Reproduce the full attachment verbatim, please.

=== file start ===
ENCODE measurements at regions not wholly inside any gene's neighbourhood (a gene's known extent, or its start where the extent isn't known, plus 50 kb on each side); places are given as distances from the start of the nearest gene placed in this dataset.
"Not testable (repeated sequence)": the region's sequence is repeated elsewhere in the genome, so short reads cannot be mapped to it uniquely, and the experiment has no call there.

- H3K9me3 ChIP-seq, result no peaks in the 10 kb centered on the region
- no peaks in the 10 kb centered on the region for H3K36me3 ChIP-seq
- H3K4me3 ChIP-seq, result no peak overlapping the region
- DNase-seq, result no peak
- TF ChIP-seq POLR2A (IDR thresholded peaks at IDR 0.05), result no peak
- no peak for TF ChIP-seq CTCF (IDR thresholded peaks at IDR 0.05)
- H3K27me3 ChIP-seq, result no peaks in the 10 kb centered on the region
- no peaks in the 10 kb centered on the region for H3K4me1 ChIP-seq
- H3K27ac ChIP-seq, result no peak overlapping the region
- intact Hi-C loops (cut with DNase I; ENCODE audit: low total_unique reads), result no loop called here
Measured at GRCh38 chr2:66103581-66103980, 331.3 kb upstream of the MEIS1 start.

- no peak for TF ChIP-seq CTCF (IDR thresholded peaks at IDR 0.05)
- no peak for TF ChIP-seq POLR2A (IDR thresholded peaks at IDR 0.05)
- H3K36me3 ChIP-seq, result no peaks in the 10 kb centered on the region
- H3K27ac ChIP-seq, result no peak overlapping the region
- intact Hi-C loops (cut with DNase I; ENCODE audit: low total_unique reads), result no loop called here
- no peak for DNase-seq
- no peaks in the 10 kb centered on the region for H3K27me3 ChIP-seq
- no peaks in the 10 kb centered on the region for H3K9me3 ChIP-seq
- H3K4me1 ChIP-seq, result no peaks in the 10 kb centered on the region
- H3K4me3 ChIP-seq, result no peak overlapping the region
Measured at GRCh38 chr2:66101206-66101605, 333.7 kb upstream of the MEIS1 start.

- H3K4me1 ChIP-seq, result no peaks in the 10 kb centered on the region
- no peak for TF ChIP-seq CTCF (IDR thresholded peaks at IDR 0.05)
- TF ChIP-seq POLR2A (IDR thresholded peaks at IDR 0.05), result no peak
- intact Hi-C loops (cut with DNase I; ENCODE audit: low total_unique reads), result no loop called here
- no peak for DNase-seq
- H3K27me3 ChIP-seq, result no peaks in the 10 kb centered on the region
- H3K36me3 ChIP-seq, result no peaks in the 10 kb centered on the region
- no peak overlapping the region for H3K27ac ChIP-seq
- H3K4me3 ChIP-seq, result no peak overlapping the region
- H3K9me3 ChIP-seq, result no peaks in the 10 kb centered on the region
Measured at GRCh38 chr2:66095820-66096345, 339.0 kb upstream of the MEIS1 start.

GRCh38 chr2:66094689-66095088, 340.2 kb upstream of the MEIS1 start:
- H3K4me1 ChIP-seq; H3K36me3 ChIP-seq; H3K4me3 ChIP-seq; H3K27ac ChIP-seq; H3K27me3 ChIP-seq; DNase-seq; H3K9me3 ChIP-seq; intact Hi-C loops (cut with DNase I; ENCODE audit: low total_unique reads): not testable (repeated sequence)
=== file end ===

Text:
ENCODE measurements at regions not wholly inside any gene's neighbourhood (a gene's known extent, or its start where the extent isn't known, plus 50 kb on each side); places are given as distances from the start of the nearest gene placed in this dataset.
"Not testable (repeated sequence)": the region's sequence is repeated elsewhere in the genome, so short reads cannot be mapped to it uniquely, and the experiment has no call there.

- H3K9me3 ChIP-seq, result no peaks in the 10 kb centered on the region
- no peaks in the 10 kb centered on the region for H3K36me3 ChIP-seq
- H3K4me3 ChIP-seq, result no peak overlapping the region
- DNase-seq, result no peak
- TF ChIP-seq POLR2A (IDR thresholded peaks at IDR 0.05), result no peak
- no peak for TF ChIP-seq CTCF (IDR thresholded peaks at IDR 0.05)
- H3K27me3 ChIP-seq, result no peaks in the 10 kb centered on the region
- no peaks in the 10 kb centered on the region for H3K4me1 ChIP-seq
- H3K27ac ChIP-seq, result no peak overlapping the region
- intact Hi-C loops (cut with DNase I; ENCODE audit: low total_unique reads), result no loop called here
Measured at GRCh38 chr2:66103581-66103980, 331.3 kb upstream of the MEIS1 start.

- no peak for TF ChIP-seq CTCF (IDR thresholded peaks at IDR 0.05)
- no peak for TF ChIP-seq POLR2A (IDR thresholded peaks at IDR 0.05)
- H3K36me3 ChIP-seq, result no peaks in the 10 kb centered on the region
- H3K27ac ChIP-seq, result no peak overlapping the region
- intact Hi-C loops (cut with DNase I; ENCODE audit: low total_unique reads), result no loop called here
- no peak for DNase-seq
- no peaks in the 10 kb centered on the region for H3K27me3 ChIP-seq
- no peaks in the 10 kb centered on the region for H3K9me3 ChIP-seq
- H3K4me1 ChIP-seq, result no peaks in the 10 kb centered on the region
- H3K4me3 ChIP-seq, result no peak overlapping the region
Measured at GRCh38 chr2:66101206-66101605, 333.7 kb upstream of the MEIS1 start.

- H3K4me1 ChIP-seq, result no peaks in the 10 kb centered on the region
- no peak for TF ChIP-seq CTCF (IDR thresholded peaks at IDR 0.05)
- TF ChIP-seq POLR2A (IDR thresholded peaks at IDR 0.05), result no peak
- intact Hi-C loops (cut with DNase I; ENCODE audit: low total_unique reads), result no loop called here
- no peak for DNase-seq
- H3K27me3 ChIP-seq, result no peaks in the 10 kb centered on the region
- H3K36me3 ChIP-seq, result no peaks in the 10 kb centered on the region
- no peak overlapping the region for H3K27ac ChIP-seq
- H3K4me3 ChIP-seq, result no peak overlapping the region
- H3K9me3 ChIP-seq, result no peaks in the 10 kb centered on the region
Measured at GRCh38 chr2:66095820-66096345, 339.0 kb upstream of the MEIS1 start.

GRCh38 chr2:66094689-66095088, 340.2 kb upstream of the MEIS1 start:
- H3K4me1 ChIP-seq; H3K36me3 ChIP-seq; H3K4me3 ChIP-seq; H3K27ac ChIP-seq; H3K27me3 ChIP-seq; DNase-seq; H3K9me3 ChIP-seq; intact Hi-C loops (cut with DNase I; ENCODE audit: low total_unique reads): not testable (repeated sequence)